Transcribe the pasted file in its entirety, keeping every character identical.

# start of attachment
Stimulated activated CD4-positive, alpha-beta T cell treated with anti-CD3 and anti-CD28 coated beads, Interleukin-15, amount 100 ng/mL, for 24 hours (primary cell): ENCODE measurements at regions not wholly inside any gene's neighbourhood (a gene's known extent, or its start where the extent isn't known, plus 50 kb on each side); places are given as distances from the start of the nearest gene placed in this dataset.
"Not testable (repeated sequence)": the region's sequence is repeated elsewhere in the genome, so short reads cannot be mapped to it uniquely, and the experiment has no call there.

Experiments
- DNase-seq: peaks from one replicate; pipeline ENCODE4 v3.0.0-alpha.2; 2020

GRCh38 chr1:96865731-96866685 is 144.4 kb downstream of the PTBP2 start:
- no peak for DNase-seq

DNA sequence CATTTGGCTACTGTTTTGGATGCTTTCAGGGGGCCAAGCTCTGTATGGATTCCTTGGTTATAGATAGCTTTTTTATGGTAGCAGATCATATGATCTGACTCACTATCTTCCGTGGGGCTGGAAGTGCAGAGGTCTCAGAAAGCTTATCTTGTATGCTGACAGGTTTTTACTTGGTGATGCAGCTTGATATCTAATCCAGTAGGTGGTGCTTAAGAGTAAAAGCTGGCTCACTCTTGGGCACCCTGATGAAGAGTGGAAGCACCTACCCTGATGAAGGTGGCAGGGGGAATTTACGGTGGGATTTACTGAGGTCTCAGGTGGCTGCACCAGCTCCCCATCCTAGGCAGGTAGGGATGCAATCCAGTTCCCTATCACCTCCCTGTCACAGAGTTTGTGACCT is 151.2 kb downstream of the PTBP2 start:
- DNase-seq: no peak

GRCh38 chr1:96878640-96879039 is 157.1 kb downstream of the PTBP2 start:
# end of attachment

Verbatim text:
Stimulated activated CD4-positive, alpha-beta T cell treated with anti-CD3 and anti-CD28 coated beads, Interleukin-15, amount 100 ng/mL, for 24 hours (primary cell): ENCODE measurements at regions not wholly inside any gene's neighbourhood (a gene's known extent, or its start where the extent isn't known, plus 50 kb on each side); places are given as distances from the start of the nearest gene placed in this dataset.
"Not testable (repeated sequence)": the region's sequence is repeated elsewhere in the genome, so short reads cannot be mapped to it uniquely, and the experiment has no call there.

Experiments
- DNase-seq: peaks from one replicate; pipeline ENCODE4 v3.0.0-alpha.2; 2020

GRCh38 chr1:96865731-96866685 is 144.4 kb downstream of the PTBP2 start:
- no peak for DNase-seq

DNA sequence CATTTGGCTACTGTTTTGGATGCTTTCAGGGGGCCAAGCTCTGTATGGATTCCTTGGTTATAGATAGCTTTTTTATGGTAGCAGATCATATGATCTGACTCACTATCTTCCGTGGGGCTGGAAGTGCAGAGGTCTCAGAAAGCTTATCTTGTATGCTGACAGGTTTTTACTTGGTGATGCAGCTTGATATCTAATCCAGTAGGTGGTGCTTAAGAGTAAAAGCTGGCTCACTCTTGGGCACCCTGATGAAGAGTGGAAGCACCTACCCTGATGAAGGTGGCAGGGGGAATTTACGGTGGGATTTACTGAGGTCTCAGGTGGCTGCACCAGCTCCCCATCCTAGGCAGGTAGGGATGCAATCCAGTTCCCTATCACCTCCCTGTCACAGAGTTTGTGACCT is 151.2 kb downstream of the PTBP2 start:
- DNase-seq: no peak

GRCh38 chr1:96878640-96879039 is 157.1 kb downstream of the PTBP2 start: